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So what I'm trying to do is sort of like the thumbs up/thumbs down voting system on youtube using jquery, implying that once a user has voted, both divs(images, doesn't matter what) will become unavailable for that specific post.

So far, to do so, I use a .click() inside which a toggleClass() will change its own class, I can see that the class changes if I inspect the DOM, but why is the .click() still working on the new class ?

//TO BE CALLED WHEN USER CLICKS VOTE FORGIVENESS
$('.voteUp').click(function() {
    var id = $(this).closest("article").attr("id");

    //Make it impossible to vote again
    $(this).toggleClass('voteUp votedUp');
    $(this).parent().find('.voteDown').toggleClass('voteDown votedDown');

});

And my html (php)

        <article class='yellowSheet' id='57'>
            <div class="title">
                <h1>StuffUp says :</h1>
                <p class="story">What happened ?</p>
            </div>

            <div class="entryContent">
                <p>guy, 2011-06-28 17:11:48</p>
            </div>

            <div class="voting">
                <img class="voteUp" src="images/thumbsUp.png" /></div>
                <img class="voteDown" src="images/thumbsDown.png" /></div>
            <div class="storyBottom"></div>

        </article>

What I don't understand is why after toggling class, I still can click on the new class-"votedDown" since that class doesn't have a .click method ?

Thank You

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6 Answers 6

up vote 3 down vote accepted

The class name is only the means you use to match an element: the click handler is registered on the element itself and will be called whether it still exposes the class or not.

You can use live() to register an event handler that will only be called if the element still matches the initial selector:

$(".voteUp").live("click", function() {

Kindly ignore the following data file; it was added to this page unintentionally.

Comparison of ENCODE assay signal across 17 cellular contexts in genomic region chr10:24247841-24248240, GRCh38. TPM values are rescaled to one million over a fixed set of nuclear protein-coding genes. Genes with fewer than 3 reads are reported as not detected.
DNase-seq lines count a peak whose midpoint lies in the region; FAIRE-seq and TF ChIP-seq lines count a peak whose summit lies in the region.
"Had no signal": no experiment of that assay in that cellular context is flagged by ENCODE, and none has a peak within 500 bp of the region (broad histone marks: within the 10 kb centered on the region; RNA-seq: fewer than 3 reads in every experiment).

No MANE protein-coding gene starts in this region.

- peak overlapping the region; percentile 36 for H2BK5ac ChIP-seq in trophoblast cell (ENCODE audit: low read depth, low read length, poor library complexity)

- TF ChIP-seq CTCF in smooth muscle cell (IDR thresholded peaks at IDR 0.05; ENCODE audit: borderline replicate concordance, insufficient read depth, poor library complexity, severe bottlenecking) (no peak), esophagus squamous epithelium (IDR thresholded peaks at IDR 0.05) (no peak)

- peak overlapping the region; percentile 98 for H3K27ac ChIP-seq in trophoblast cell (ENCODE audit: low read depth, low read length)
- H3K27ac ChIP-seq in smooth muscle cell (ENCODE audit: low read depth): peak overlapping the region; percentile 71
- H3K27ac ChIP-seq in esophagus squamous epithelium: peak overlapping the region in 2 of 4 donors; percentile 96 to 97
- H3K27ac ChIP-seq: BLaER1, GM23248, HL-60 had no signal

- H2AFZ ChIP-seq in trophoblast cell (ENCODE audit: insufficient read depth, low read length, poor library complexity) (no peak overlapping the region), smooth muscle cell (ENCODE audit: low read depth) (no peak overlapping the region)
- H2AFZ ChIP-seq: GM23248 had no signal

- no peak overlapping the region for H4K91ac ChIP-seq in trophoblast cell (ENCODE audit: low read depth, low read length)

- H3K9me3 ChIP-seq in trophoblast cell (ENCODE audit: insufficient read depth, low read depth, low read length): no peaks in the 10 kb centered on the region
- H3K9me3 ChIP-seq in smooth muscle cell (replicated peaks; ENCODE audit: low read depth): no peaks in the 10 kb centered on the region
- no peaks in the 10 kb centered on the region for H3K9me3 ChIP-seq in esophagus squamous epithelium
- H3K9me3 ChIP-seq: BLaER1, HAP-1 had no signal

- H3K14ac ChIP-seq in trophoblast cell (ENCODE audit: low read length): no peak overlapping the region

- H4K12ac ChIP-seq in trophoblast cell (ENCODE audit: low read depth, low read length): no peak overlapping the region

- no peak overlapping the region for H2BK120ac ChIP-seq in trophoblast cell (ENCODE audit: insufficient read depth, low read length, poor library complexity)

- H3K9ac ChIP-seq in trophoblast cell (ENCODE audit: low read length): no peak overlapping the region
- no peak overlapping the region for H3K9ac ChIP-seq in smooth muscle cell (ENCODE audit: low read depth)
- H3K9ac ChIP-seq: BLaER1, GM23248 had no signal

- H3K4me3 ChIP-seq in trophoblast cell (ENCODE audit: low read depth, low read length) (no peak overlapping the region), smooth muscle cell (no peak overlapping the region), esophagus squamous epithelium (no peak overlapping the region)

// Your event handler.
});
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Worked perfectly, thanks a lot (and thanks for the info I didn't know that) ! –  Julz Jun 29 '11 at 15:18

You've already bound a click event to the object. You cannot remove the class an expect the click event to come with it. What you want is to call this:

$(this).unbind('click');
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I would actually remove the voteUp and add votedUp.

$(this).removeClass('voteUp').addClass('votedUp');

If you want to toggle a class, possibly just toggle 'votedUp', not 'voteUp votedUp'. If you have a click event assigned to 'voteUp', simply adding on 'votedUp' in your toggle won't remove that click bind.

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.click binds an event handler to all the entities that match your selector at 'run time' - so despite removing the class, the entity still has a click event bound.

You can do one of two things. Either use:

$('.voteUp').live('click', function() { 
    // etc 
} ); 

'live' behaves in the manner that you are expecting 'click' to, and only activates when you click on something that matches its selector - and it analyses this every time you click.

Or you can unbind the event manually in the event handler, eg:

$('.voteUp').bind('click.voteUp', function(e) { 
    $(this).unbind('click.voteUp'); 
   // and the rest of what you want to do; 
});

This second example also uses namespaced event handlers, a neat feature in jquery, which means only your named event handler will be removed.

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Not sure if it matters at this point, but you have an extra "</div>", I reformatted what you have to make the issue clearer:

<div class="voting">
    <img class="voteUp" src="images/thumbsUp.png" />
</div> <!-- Extra close div -->
    <img class="voteDown" src="images/thumbsDown.png" />
</div>

So I don't think the find() in this statement is going to match anything:

 $(this).parent().find('.voteDown').toggleClass('voteDown votedDown');
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It actually binds to the element and not the class. The class name is just used for the initial lookup.

In this case you would either want to use the .unbind() method to unbind the click event after it's been clicked $(this).unbind('click');

OR

use the .one() method which would only allow the element to be clicked once.

$('.voteUp').one('click', function() {...
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